Lightening holes and slits are present throughout the design in another nod to the performance efforts of the homespun mechanics from back in the day. The rock guard and smoked flyscreen add to the homebrew charm and add their elements of off-roadiness to the mix, and as much as I like the chopped-down look of the tripletree-mount fender, I question its effectiveness in muddy/nasty conditions. Oh well, if you’re out traipsing the wilderness, you have no reasonable expectation of remaining clean/dry, right?

The radiator is relatively inconspicuous, and although it’ll never pass as an old-fashioned air-cooled mill, at least it doesn’t completely wreck the aesthetic. If you’re too young to remember; this is what the early homejob scrambler/enduro/dual-sports looked like; all except for goodies such as the all ’round LED lighting complete with DRLs, of course.

2019 Norton Atlas Ranger Chassis

2019 Norton Atlas Ranger
- image 850784
The wheels are really the best of both worlds with a laced construction that uses aluminum rims, so you get reduced unsprung weight with the performance off-road.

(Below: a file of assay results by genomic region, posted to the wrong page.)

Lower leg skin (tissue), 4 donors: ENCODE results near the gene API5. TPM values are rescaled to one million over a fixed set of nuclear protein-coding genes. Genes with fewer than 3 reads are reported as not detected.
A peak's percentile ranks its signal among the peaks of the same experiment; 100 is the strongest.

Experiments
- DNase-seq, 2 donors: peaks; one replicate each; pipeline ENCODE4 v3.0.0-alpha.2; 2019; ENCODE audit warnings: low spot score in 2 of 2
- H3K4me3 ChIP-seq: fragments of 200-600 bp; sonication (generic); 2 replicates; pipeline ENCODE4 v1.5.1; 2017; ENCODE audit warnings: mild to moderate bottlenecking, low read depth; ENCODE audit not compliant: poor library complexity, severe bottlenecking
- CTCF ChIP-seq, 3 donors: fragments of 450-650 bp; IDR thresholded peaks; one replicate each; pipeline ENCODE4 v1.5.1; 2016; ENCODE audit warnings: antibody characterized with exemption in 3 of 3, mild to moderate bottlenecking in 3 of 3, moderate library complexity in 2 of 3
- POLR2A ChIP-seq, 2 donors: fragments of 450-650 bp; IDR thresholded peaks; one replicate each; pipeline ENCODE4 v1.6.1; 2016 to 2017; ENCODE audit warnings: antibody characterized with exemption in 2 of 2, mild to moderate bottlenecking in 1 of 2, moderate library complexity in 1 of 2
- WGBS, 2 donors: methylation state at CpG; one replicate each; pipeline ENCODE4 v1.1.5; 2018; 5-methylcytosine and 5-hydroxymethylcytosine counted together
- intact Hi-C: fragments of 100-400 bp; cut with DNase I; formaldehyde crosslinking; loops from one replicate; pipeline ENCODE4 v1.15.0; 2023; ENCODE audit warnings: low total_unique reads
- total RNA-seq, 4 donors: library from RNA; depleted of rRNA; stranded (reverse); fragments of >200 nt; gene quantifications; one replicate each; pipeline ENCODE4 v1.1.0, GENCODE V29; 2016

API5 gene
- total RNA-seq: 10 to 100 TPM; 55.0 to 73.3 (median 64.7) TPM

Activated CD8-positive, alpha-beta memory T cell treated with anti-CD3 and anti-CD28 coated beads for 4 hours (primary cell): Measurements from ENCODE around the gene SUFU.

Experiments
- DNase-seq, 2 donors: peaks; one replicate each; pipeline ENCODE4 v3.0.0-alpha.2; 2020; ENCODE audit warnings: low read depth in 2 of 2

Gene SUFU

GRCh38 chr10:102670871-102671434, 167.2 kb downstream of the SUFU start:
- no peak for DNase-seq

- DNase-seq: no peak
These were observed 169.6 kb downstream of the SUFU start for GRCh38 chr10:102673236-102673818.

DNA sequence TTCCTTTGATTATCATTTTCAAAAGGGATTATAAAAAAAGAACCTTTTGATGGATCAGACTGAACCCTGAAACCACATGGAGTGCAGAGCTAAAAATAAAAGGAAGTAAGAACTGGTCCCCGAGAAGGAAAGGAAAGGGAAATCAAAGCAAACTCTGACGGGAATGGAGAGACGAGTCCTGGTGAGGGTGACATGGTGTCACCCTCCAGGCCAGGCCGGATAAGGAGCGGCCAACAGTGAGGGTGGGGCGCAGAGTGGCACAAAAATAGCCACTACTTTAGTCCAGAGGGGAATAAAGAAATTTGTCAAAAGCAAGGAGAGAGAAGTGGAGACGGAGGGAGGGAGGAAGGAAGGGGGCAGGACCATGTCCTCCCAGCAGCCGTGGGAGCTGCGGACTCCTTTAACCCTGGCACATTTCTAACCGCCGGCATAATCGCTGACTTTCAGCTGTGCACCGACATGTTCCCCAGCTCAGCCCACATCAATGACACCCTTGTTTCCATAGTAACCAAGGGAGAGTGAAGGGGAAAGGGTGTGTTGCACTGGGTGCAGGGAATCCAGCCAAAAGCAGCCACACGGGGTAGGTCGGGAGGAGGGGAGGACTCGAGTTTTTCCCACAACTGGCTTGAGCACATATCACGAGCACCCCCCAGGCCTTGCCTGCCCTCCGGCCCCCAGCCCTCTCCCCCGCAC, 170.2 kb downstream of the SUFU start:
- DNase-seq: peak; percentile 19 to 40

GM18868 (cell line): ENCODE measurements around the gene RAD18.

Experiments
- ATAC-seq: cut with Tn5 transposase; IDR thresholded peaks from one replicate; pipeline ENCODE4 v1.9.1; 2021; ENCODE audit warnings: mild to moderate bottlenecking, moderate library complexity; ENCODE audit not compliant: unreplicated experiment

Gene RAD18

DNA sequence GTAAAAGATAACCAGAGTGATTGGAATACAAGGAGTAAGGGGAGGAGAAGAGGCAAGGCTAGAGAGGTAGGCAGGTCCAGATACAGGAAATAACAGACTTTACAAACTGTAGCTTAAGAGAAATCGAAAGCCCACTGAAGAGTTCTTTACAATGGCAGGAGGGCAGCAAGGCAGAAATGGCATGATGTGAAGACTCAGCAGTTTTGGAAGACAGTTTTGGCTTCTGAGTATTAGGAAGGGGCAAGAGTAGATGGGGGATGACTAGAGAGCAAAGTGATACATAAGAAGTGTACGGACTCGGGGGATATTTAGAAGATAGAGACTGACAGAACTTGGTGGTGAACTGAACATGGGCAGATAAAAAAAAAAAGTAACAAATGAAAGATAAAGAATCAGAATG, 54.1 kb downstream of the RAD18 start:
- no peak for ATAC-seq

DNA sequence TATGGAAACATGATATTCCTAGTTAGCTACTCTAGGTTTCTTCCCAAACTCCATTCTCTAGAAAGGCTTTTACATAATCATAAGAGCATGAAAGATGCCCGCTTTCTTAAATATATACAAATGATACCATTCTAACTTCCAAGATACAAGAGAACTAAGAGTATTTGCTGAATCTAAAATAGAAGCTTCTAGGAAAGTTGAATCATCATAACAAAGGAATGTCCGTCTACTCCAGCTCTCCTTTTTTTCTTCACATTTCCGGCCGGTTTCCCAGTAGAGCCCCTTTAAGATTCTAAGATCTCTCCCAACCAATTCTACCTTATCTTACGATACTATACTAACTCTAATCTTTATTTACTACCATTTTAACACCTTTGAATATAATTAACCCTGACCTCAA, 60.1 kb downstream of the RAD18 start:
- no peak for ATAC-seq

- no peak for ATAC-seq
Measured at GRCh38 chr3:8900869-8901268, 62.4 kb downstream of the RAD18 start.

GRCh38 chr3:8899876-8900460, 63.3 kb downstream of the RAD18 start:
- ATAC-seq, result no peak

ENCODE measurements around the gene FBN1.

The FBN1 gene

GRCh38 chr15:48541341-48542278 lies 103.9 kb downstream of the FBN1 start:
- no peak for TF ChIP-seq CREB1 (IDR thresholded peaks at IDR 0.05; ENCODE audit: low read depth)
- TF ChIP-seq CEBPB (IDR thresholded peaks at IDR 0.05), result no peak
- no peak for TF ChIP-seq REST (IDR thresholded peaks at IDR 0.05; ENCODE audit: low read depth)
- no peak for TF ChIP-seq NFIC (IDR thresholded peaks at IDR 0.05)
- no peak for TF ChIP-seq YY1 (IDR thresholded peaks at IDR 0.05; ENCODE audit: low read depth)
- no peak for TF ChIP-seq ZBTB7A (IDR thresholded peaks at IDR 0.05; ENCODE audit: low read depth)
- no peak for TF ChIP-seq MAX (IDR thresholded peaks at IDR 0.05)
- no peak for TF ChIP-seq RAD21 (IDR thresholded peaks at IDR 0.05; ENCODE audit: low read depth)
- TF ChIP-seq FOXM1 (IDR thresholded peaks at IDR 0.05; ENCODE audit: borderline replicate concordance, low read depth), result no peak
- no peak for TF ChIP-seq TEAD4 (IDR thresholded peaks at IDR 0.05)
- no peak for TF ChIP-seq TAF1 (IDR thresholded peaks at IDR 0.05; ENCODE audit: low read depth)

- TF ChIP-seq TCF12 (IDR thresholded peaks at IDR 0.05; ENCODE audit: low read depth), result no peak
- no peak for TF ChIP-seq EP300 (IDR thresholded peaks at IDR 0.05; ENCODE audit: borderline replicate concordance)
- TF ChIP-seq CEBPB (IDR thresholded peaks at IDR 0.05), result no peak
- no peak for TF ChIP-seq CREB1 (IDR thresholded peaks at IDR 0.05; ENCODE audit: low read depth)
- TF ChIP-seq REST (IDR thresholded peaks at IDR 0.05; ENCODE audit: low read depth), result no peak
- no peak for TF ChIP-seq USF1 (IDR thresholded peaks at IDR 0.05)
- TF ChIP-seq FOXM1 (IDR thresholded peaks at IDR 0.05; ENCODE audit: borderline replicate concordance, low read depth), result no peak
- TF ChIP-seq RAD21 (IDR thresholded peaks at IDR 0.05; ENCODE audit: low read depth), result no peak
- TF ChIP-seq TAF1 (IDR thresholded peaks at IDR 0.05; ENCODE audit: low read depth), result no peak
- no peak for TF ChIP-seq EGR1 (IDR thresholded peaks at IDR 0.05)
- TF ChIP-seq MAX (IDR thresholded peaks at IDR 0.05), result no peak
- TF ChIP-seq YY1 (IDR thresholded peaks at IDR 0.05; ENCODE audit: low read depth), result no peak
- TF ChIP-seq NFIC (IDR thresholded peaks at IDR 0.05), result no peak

Seamless steel tubing on the Atlas Ranger makes up a perimeter frame for minimal structure with maximal “internal” space to accommodate the parallel-twin engine, and aluminum swingarm mounts articulate the cast-aluminum, yoke-style rear fork to complete the standing rigging. A coil-over, Roadholder monoshock supports the rear end, and in front, Roadmaster makes another showing with USD forks.

Blacked-out upper struts house gold-colored, 50 mm tubes, and they deliver the full trinity of adjustments. In the rear, the piggyback shock comes with the obligatory variable-preload feature. Both ends have 7.87 inches (200 mm) of travel to absorb some relatively rough terrain, and that’s pretty good for a bike that’s also meant to safely tackle paved roads.

The wheels are really the best of both worlds with a laced construction that uses aluminum rims, so you get reduced unsprung weight with the performance off-road. Avon’s Trekrider series hoops line the rims with a 120/70-19 up front, opposite a 170/60-17, and they are bona fide stealth knobbies with generous street flats and deep grooves that perform well on soft surfaces. Dual Brembo monobloc calipers bite 320 mm front discs, and a third Brembo anchor grabs a 245 mm disc in the rear with ABS protection all around.

Frame: Twin tube seamless steel perimeter chassis with aluminum swingarm mount.